The postal sector is significant in its role as a contributor to urban air quality issues. It is therefore crucial that we address our contribution to healthy urban spaces.


The postal sector is significant in its role as a contributor to urban air quality issues. Simultaneously, operators must meet the needs of ever-growing e-commerce demand, which spiked significantly in 2020 during the COVID-19 pandemic, and is set to remain higher in the long term. Levels of air pollution in cities can sometimes reach toxic levels, hence a rapidly changing regulatory environment. In this climate, it is therefore crucial that we address our contribution to healthy urban spaces.

‘Emissions to air’ in the context of our programme refers to NOX, SOX, and particulate matter, and excludes carbon dioxide. ‘Air quality’ and ‘air pollution’ refer to the impact of these emissions specifically. By addressing air quality separately to climate change and resource efficiency, we are emphasising the consequences of our operations on human health, as well as on the environment. 

Through measuring performance in this area, IPC members are actively contributing to the aims of UN SDG 11 – Make cities and human settlements inclusive, safe, resilient and sustainable. In an internal IPC survey in 2018, SMMS participants identified target 11.6, ‘reduce the adverse per capita environmental impact of cities, including by paying special attention to air quality and municipal and other waste management’, as a priority for the postal sector. Given the importance of these issues to our industry, we have separated out air quality from waste management, which is addressed in the Circular Economy Focus Area.

Emerging trends

This is an area of intense innovation, given the critical levels of air pollution in some of our cities, and the ever pressing need to improve efficiencies in the last mile. 

  • Lower emissions vehicles – one of the most popular and obvious solutions is continued investment in alternative fuel vehicles (AFVs). The SMMS group operates an impressive fleet of AFVs, the growth of which will be crucial for improving urban air quality. Read more about it in the Resource Efficiency section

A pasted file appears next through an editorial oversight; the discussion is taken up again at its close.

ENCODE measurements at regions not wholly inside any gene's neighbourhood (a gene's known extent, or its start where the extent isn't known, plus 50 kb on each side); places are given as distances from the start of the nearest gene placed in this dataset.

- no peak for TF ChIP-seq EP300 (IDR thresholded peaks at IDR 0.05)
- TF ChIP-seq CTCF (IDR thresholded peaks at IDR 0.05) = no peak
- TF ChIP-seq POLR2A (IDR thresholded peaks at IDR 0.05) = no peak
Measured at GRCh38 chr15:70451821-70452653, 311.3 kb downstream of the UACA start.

• Incentivisation of cycling and walking – our participants have also demonstrated a commitment to encouraging cycling and walking both in their operations and in their employees’ commute, through a range of initiatives and investments, such as Cycle to Work schemes and safety awareness training. 
  • City hubs – often tested on a small scale first, such as in a single neighbourhood, city hubs operate as more efficient urban delivery services. Lower emissions vehicles are often used as part of these initiatives, and we expect to see their adoption more widely in years to come. 
  • Collaboration – sharing space and time will be crucial to reducing the impact on urban air quality while meeting consumer needs. This will in many cities require public-private sector partnership. However, given this is such a fast-moving issue, it is envisaged that cities will also be able to learn from each other, as solutions are developed. 


The group scored 35.8% in the Air Quality Focus Area of the Sustainability Management Proficiency (SMP) questionnaire. Participants scored best in questions related to Measurement & Evaluation. This reflects posts’ efforts to monitor their rate of progression against KPIs, which is key to reducing negative impacts in the future. However, this area did score lowest out of the seven Focus Areas and we acknowledge there is room for improvement in this regard. 

Posts scored least well in the Disclosure & Reporting pillar of this Focus Area in the SMP questionnaire. As this is the first year of reporting in this area under the SMMS programme, we expect performance in this pillar to improve in future years. We also expect to see stronger performance in the areas of Strategy & Policy and Embedding as posts continue to evolve their approaches and implement new initiatives. 

Quantitative metrics are not reported for Air Quality this year, however some SMMS participants do report individually on their organisation’s quality performance as part of their corporate reporting. As we improve the coverage of data collection, we expect to report on this area collectively in future years.

Highlights of the group’s performance in 2019 include:

  • 12 out of 19 posts have workplace programmes in place to reduce last-mile air pollution, e.g. Eco-driving training
  • 10 posts operate smart city solutions, or initiatives involving cooperation and development with other stakeholders to improve urban air quality
  • 9 participants have a policy in place related to air quality and/or pollution that includes a commitment to performance improvement. 

IPC encourages posts to develop management of their contribution to air quality, such as participating in initiatives with government and NGOs that aim to improve air quality, particularly in urban areas, and  developing policies that include explicit frameworks for achieving objectives, in line with global best practice.